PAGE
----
Both engines can be found in various large square Oldsmo-buick cars built between 1975 and about 1984. As said, mine came out of an Olds Delta 88, but I have also pulled a 4.1L out of a ’79 Buick Regal with T-tops. It would have been a rad car in the ghetto 10 years ago. The even-fire engines have the displacement cast into the block on the bottom of the engine near the starter. A 4.1L will have a bit more power and a forged crankshaft that is supposedly the same as the one that was in the turbocharged Buicks from the late ’80s. A 4.1L may also have a factory four-barrel intake manifold.
These Are the Issues of Which We Speak
I was wondering if you could answer a question regarding some comments you made to a reader in the July ’14 edition of Your Jeep titled “Which JK.” You mentioned the JK with a 3.8L had issues at 90 K, 150 K, or 160 K. What issues were you referring? I own a ’08 JK X automatic.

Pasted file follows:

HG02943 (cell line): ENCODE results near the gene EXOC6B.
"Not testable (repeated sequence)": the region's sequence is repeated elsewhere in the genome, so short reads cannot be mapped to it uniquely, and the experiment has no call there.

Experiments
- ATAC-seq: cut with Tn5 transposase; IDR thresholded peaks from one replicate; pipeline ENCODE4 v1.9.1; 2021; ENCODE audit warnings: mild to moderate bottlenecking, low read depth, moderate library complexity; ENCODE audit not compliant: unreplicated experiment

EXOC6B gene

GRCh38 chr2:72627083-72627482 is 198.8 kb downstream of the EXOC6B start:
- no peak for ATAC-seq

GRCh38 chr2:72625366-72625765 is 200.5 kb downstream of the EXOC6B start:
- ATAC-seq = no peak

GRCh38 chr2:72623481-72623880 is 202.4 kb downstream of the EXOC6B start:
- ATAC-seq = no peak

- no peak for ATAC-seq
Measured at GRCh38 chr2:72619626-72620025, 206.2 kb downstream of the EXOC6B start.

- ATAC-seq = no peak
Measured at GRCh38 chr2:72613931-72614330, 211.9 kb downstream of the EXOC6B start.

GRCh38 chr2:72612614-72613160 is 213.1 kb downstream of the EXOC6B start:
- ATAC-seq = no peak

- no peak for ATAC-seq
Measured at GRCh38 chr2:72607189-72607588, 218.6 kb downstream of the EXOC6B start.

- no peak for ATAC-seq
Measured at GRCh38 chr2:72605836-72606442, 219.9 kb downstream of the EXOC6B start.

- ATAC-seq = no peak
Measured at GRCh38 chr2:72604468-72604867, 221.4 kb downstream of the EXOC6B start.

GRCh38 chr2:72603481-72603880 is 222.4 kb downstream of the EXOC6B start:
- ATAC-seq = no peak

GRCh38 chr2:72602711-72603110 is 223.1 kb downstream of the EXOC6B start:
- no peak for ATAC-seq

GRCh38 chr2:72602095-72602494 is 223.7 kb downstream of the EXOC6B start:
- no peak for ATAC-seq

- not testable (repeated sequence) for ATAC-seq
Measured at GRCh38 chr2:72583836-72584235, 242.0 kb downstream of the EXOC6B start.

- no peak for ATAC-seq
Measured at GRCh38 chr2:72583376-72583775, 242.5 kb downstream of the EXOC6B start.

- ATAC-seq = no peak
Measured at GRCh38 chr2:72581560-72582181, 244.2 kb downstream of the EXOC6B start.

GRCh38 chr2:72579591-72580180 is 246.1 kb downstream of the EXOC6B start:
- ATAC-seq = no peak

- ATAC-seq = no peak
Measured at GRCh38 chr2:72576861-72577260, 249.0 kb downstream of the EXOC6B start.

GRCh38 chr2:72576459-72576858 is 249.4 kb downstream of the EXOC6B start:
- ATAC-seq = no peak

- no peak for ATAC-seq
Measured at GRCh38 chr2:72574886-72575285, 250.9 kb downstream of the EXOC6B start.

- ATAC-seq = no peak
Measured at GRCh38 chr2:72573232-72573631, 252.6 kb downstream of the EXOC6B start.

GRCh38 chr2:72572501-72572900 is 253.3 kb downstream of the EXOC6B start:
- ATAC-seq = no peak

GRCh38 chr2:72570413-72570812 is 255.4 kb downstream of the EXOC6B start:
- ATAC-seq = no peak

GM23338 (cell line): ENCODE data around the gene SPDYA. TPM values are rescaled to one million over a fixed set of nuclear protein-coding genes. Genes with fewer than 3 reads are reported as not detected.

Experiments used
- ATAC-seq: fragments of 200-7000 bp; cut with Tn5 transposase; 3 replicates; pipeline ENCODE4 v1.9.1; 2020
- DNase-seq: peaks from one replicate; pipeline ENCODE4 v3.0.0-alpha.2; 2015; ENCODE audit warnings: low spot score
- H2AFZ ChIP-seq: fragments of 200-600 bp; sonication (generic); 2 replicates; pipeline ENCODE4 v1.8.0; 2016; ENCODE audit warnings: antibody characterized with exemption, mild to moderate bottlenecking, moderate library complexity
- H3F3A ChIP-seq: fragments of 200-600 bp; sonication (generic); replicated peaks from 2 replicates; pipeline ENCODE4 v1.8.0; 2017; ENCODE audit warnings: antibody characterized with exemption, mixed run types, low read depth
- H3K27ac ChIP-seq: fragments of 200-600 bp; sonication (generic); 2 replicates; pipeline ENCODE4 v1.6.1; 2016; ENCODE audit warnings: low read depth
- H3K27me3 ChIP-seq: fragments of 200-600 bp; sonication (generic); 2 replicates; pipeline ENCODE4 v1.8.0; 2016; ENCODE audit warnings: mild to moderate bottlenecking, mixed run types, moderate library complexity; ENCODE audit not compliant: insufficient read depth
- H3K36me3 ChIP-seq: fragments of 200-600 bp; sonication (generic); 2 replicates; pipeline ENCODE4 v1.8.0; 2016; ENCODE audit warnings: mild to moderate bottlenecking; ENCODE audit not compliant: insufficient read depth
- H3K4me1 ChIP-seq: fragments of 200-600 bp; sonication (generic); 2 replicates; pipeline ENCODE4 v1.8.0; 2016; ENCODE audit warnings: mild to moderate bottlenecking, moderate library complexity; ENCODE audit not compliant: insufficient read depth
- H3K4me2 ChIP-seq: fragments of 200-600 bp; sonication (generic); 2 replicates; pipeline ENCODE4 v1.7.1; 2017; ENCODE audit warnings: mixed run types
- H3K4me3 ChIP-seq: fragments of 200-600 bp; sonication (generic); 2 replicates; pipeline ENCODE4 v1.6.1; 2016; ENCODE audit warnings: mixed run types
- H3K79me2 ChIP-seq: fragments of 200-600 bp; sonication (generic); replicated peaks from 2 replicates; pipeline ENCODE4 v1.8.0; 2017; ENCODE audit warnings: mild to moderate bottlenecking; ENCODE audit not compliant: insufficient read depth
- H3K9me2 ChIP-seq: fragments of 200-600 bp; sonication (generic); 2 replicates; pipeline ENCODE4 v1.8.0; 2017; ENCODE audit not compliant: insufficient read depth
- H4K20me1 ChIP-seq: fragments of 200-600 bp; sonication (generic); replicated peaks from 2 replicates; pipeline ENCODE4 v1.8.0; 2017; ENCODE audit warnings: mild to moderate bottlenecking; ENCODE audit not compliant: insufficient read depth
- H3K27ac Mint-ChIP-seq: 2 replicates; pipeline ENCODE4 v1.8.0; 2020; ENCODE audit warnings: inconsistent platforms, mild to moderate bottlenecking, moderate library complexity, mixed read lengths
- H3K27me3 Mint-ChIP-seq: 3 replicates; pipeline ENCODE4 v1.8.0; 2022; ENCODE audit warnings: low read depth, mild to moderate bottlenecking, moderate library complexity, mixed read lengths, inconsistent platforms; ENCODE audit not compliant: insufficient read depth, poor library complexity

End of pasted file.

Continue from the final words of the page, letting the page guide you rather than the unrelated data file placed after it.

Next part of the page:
Jim, probably the easiest way to convey all the common issues that plague 3.8L-powered JKs is to refer you to an article written by Pete Trasborg from our Nov. ’14 issue called “JK Bumping.” This article discusses the issues we’ve had with our own ’07 JK. Granted our JK has lived a hard life, but that’s kind of the point of us having a project vehicle. We use them to failure and then repair so that we know what our readers can expect, even when they hopefully baby their Jeeps more than we do. So, with that explanation, know that our JK (and others we have heard about) have had reoccurring issues that make the 3.6L JKs seem desirable. But this is not really fair since any JK with a 3.8L is older than any JK with a 3.6L. Maybe we are just being optimistic.